The Unsinkable brian cork™

Brian Patrick Cork is living the Authentic Life

Barack Obama and the Jeffersonian Model

March30

Back in 2007 we discussed the Jeffersonian Model here.

Over the weekend we learned that President Barack Obama (through “The White House”) has suggested or requested; likely demanded that the current CEO of General Motors, Rick Wagoner, resign (does this mean President Obama will also suggest his replacement?).

It’s worthwhile to address the question whether Obama is viewing the deployment of his policies from the Jeffersonian perspective:

In the Jeffersonian model, the President often tries to expand his powers outside of the ones denoted in the United States Constitution. There are five presidents considered by many Political Scientists and Historians to be the main contributors to the expansion of the powers of the Executive Branch in the United States. These include: Thomas Jefferson, Andrew Jackson, Abraham Lincoln, Theodore Roosevelt and, Franklin D. Roosevelt.

I am reasonably confident that American history offers a favourable view of each of the these leaders. However, something is “niggling (this is a decidedly English term)” in the back of my head, and my radar is up. I suspect that a good government, like any good business, needs to be flexible in reflection of circumstances. However, the terms reactive as opposed to proactive are in my head (This is consistent with my business coaching approach).

I am only setting this thinking into motion this morning.

More on this shortly as I address this line of thinking in future posts.

Although this effort could be fraught with danger, feel free to chip in.

More later.

Peace be to my Brothers and Sisters.

Brian Patrick Cork

Policies for the (other) People

September15

As some of you probably know, there’s an ongoing debate on Capital Hill (that’s Washington, DC) about whether to help homeowners facing mortgage default. On one hand, politicians generally hate people. On the other hand, people vote.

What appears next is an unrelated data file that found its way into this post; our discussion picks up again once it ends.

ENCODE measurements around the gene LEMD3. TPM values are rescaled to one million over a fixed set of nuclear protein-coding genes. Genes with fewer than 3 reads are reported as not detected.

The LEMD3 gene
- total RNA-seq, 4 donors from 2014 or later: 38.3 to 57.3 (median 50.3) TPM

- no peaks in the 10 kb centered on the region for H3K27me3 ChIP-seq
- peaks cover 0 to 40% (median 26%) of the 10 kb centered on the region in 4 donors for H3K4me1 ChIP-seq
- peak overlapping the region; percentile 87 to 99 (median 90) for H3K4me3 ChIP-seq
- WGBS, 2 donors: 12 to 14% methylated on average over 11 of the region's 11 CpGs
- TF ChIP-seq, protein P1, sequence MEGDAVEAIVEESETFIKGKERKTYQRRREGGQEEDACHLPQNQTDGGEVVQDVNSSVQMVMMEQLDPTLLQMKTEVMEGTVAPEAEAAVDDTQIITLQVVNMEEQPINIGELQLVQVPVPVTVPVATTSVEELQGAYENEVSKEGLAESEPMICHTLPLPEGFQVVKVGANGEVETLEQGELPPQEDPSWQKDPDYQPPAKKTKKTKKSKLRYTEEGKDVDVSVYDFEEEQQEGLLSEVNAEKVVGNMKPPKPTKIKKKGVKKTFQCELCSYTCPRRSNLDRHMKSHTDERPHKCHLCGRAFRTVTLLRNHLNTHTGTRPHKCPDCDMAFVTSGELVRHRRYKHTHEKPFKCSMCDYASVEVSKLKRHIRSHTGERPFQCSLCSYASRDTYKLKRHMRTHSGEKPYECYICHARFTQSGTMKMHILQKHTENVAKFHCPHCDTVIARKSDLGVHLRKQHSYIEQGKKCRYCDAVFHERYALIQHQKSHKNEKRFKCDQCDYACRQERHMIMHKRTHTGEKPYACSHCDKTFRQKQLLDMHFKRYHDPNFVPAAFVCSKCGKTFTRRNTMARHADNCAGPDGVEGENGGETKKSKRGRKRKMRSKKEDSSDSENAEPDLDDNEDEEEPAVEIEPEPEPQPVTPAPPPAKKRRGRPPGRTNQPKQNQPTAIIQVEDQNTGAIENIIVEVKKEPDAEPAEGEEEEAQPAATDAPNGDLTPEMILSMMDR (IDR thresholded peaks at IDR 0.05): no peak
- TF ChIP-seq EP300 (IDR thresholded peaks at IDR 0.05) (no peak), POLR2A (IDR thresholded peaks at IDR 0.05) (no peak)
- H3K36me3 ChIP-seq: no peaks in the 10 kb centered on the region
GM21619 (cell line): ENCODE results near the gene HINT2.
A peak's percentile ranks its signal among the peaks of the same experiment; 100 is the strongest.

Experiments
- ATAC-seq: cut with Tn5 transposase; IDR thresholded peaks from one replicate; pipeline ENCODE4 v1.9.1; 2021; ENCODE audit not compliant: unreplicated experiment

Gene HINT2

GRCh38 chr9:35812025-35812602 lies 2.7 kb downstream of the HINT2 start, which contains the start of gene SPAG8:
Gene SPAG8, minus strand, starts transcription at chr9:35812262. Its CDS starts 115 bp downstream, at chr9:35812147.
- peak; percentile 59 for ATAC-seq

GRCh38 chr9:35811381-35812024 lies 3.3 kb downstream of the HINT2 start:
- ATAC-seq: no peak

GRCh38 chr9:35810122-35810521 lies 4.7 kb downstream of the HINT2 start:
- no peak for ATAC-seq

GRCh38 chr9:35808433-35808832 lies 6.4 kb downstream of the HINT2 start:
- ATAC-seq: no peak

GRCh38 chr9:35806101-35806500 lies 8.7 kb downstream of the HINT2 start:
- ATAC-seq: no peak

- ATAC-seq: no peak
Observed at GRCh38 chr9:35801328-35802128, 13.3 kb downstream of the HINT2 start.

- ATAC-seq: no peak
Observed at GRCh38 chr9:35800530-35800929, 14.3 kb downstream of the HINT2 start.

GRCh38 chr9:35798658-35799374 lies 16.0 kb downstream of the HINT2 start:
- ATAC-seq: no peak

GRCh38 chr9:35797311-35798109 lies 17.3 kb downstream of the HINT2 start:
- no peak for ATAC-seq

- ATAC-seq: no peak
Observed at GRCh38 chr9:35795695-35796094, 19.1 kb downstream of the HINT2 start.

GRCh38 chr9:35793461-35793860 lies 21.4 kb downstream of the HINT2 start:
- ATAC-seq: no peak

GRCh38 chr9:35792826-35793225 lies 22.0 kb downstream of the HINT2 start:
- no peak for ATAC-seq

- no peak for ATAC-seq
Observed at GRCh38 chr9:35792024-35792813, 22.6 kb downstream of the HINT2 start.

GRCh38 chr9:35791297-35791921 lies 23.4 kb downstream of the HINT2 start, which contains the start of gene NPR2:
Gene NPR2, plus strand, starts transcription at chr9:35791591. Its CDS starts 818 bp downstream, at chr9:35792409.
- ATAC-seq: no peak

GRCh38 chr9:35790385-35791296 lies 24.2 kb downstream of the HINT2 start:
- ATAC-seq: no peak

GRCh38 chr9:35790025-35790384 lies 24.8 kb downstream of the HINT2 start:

Tough call.

Speaking of people… Americans without health insurance has hit an all-time high. So… I think I get it. This theoretical sub-prime mortgage crisis is just a brilliant way to make the uninsured seem insignificant compared to the defaulted. What’s worse; untreated cancer, or eviction from a home you couldn’t afford (NOTE: this might be a trick question)?

Tough call.

Speaking of not-rich people… Thank goodness we’ve restricted personal bankruptcy so that all these sub-prime mortgage defaults can generate a robust system of economic slavery. People had felt in control of their lives for far too long.

Fortunately these folks have “Desperate House Wives” to take their minds off of their poor decision making, and feel better by glorifying adultry. What’s worse; losing your home that you could never actually afford, or the trophy wife you moved into that house after you dropped the wife that put you through medical school?

Peace to my Brothers and Sisters.

Brian Patrick Cork

Immigration

June5

This is relevant in light of our current debates…

Then Vice President Lyndon Johnson received the following message from a Native
American Indian Chief on a reservation:

“Be careful with your immigration laws. We were careless with ours.”

Peace Be to My Brothers and Sisters.

brian patrick cork

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This quote was from the 1962 February Readers Digest – 40th Anniversary Issue.

What’s All This About?

"What am I looking at?", you might wonder.

Lots of stuff.

Meanwhile, here, I discuss events, people and things in our world - and, my (hardly simplistic, albeit inarticulate) views around them.

You'll also learn things about, well, things, like people you need to know about, and information about companies you can't find anywhere else.

So, while I harangue the public in my not so gentle way, you will discover that I am fascinated by all things arcane, curious about those whom appear religious, love music, dabble in politics, loathe the media, value education, still think I am an athlete, and might offer a recipe.

All the while, striving mightily, and daily, to remain a prudent and optimistic gentleman - and, authentic.

brian cork by John Campbell





photos by John Campbell

 

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